Sale Date Ended
Sale Date Ended
There are undoubtedly greater living playwrights, but only Dario Fo can create a dramatic situation where the line “Mein toh pehli baar dekh rahi hoon ek police waale ki pregnant laash"” sounds perfectly natural. This play is set in a 'modest working class flat' and is Fo's first of its kind comedy insofar as it focuses on the problems in the economy from the viewpoint of the housewife struggling to afford the ever rising prices in the shops.
The play centres on a spontaneous demonstration by housewives against rising prices at the local supermarket. Crazy disasters pile on top of each other as two of them try to cope with the results of their own actions - without telling their husbands what they have been up to. Laxmi, and her friend Mala, try desperately to hide their 'liberated' goods before their "self righteous" husbands and the police catch up with them.
This situation turns into a wild farce, however, when they have to feign spontaneous pregnancies to hide them. But this is just the surface of a play about social activism, conformism, capitalism, labor rights, discrimination against women, and transplanted babies. Like in all Dario Fo plays, it’s never about just one thing. The simplicity of the main plot permits him to digress into several ideas, some often provocative. The play has merit in predicting a bit of our own world today.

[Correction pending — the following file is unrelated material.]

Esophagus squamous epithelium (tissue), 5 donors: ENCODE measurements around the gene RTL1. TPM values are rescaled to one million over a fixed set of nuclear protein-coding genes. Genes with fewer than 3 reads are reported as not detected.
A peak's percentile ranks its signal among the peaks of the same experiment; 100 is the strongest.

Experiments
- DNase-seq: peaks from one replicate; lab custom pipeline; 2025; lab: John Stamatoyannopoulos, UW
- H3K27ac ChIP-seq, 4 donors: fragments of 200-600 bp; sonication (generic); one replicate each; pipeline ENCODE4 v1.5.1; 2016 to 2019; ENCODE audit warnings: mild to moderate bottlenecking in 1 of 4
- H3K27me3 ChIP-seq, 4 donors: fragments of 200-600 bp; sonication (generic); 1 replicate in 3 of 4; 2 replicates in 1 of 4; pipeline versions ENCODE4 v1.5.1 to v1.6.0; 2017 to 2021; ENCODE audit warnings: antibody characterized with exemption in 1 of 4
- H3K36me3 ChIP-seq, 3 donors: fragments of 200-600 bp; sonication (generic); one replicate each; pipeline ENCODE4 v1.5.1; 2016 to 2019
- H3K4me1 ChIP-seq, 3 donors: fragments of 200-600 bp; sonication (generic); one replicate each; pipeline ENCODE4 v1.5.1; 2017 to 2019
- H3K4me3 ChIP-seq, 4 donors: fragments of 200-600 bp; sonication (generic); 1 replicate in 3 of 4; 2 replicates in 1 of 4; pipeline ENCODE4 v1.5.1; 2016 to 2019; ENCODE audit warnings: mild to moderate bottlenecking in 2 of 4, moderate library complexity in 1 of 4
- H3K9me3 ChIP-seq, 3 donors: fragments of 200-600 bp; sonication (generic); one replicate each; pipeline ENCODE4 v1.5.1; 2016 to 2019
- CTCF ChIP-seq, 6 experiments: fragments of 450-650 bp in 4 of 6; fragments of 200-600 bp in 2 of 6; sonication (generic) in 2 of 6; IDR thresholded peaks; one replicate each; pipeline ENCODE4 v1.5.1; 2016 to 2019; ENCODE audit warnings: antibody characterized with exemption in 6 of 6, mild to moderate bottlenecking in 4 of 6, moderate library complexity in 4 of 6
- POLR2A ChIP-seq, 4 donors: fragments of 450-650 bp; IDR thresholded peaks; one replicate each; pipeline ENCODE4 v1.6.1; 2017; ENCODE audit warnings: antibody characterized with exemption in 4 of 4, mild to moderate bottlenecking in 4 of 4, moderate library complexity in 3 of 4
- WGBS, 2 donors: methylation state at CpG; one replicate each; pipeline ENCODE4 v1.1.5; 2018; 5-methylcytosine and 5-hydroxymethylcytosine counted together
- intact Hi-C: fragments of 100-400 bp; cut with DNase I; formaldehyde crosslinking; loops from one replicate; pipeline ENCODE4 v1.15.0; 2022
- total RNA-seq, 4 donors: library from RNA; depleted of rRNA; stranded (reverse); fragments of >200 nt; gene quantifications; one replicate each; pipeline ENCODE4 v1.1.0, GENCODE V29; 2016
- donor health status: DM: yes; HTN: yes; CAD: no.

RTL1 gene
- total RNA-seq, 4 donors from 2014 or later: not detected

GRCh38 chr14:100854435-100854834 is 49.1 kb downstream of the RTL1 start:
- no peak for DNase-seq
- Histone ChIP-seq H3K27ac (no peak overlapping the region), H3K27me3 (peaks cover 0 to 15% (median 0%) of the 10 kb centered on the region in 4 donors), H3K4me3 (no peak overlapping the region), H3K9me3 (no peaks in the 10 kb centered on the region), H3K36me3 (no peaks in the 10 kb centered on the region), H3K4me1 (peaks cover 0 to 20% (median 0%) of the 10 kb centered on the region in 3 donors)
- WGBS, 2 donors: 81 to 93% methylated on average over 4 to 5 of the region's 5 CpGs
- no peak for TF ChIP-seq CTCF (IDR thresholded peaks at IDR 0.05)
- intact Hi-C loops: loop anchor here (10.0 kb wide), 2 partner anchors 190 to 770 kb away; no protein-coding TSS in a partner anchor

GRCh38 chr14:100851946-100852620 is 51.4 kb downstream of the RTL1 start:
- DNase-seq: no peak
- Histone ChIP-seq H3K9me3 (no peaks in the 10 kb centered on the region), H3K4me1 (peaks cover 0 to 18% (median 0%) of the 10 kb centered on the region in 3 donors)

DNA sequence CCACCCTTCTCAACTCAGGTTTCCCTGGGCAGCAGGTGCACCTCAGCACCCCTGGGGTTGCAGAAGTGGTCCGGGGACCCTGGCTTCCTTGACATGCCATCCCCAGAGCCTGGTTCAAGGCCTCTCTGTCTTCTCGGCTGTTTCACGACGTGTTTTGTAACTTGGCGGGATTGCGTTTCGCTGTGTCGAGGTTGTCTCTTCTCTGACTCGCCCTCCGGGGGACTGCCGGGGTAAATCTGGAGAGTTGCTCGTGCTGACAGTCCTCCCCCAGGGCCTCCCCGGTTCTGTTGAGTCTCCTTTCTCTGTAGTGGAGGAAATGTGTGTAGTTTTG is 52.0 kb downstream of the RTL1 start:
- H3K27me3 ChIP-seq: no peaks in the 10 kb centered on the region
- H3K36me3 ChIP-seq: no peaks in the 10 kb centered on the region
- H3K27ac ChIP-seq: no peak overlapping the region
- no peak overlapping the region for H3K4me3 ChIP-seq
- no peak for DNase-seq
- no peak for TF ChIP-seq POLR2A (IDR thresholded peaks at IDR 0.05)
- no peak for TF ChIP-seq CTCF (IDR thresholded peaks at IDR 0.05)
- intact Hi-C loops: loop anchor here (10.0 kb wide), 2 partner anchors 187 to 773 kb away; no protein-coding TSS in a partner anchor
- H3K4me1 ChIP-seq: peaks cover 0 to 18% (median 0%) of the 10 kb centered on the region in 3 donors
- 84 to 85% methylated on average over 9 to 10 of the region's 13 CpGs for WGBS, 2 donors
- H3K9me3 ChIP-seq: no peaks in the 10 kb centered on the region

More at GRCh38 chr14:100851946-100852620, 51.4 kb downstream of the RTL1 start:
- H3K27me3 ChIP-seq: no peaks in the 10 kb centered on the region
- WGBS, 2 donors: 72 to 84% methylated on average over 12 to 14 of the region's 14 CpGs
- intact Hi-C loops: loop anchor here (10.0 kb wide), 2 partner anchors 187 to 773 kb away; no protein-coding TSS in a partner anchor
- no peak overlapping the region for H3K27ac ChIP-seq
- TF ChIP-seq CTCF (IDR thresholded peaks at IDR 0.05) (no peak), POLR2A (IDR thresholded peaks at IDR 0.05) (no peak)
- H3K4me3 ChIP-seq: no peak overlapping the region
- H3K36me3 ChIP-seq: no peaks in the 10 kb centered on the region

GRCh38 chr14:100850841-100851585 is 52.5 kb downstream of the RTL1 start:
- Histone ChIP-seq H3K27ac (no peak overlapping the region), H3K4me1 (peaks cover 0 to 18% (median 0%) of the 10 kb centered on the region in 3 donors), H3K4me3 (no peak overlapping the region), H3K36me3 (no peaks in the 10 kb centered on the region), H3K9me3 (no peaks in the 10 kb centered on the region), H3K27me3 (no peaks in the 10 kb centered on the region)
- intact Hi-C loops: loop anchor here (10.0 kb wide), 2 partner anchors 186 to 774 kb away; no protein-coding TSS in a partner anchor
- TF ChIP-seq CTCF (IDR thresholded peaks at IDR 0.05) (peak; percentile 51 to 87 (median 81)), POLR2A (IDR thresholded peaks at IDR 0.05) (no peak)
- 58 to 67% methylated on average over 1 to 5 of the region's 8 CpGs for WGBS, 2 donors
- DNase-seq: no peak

In a way, the worldwide social movements and the leaderless revolutions started through Facebook and other social networks, unmediated through official or institutionalised channels, transversal to all classes and ages, have their genesis in Fo’s ideas of the importance of people getting united and doing something. This too more closely reflects anarchist rather than communist, or socialist, values. The play is also remarkable for its feminist views. Fo frequently compares the exploitation of male workers with the unspoken exploitation of women in society in general, at the hands of their husbands.
Curiously, it’s the women and not the men who show some backbone in the play: they’re the first to think of self-reduction and they prove to have more courage than their husbands, who are initially horrified by their crimes. "Chukayenge Nahin" is a roller coaster ride where everything goes. The struggle to make ends meet and the loss of jobs is the cost that working class carry in the fight against inflation. Women empty supermarket shelves as a protest against rising inflation, their "idealistic" husbands pilfer bags of sugar which have fallen off the back of a lorry.
Phantom pregnancies, saints, and curses are all invented to stop the police from nabbing the culprits who raided the store. Coffins and undertakers (tabootwala) both appear in the plot to dispose of the spoils before the spouses find out what their partners have done. If you’re in need of an anti-depressive, this is the cure. But, if with this play you open your mouths to laugh perhaps you will also open your minds to look into the problems surrounding us.